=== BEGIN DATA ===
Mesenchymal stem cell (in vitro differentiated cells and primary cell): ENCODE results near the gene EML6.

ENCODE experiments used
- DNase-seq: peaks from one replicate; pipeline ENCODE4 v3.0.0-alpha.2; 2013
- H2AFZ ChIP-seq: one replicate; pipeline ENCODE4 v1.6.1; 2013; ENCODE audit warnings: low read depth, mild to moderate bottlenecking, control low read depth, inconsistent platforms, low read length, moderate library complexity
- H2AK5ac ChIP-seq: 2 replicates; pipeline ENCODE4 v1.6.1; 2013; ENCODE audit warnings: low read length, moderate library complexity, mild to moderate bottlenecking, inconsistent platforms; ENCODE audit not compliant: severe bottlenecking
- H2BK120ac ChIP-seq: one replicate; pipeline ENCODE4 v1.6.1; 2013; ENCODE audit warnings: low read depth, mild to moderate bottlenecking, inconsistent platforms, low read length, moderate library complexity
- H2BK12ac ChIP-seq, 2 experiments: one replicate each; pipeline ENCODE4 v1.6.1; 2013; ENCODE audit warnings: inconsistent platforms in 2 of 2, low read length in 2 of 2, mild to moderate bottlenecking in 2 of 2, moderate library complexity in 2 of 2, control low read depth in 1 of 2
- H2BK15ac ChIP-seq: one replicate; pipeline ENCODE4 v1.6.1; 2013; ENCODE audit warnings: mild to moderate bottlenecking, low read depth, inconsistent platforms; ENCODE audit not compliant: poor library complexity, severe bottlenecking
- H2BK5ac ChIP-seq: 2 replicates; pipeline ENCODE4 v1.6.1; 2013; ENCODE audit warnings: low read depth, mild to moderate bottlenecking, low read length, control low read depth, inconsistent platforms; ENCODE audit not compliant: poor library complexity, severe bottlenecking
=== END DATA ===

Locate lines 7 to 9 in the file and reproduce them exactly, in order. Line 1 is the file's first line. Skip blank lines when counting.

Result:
- H2BK12ac ChIP-seq, 2 experiments: one replicate each; pipeline ENCODE4 v1.6.1; 2013; ENCODE audit warnings: inconsistent platforms in 2 of 2, low read length in 2 of 2, mild to moderate bottlenecking in 2 of 2, moderate library complexity in 2 of 2, control low read depth in 1 of 2
- H2BK15ac ChIP-seq: one replicate; pipeline ENCODE4 v1.6.1; 2013; ENCODE audit warnings: mild to moderate bottlenecking, low read depth, inconsistent platforms; ENCODE audit not compliant: poor library complexity, severe bottlenecking
- H2BK5ac ChIP-seq: 2 replicates; pipeline ENCODE4 v1.6.1; 2013; ENCODE audit warnings: low read depth, mild to moderate bottlenecking, low read length, control low read depth, inconsistent platforms; ENCODE audit not compliant: poor library complexity, severe bottlenecking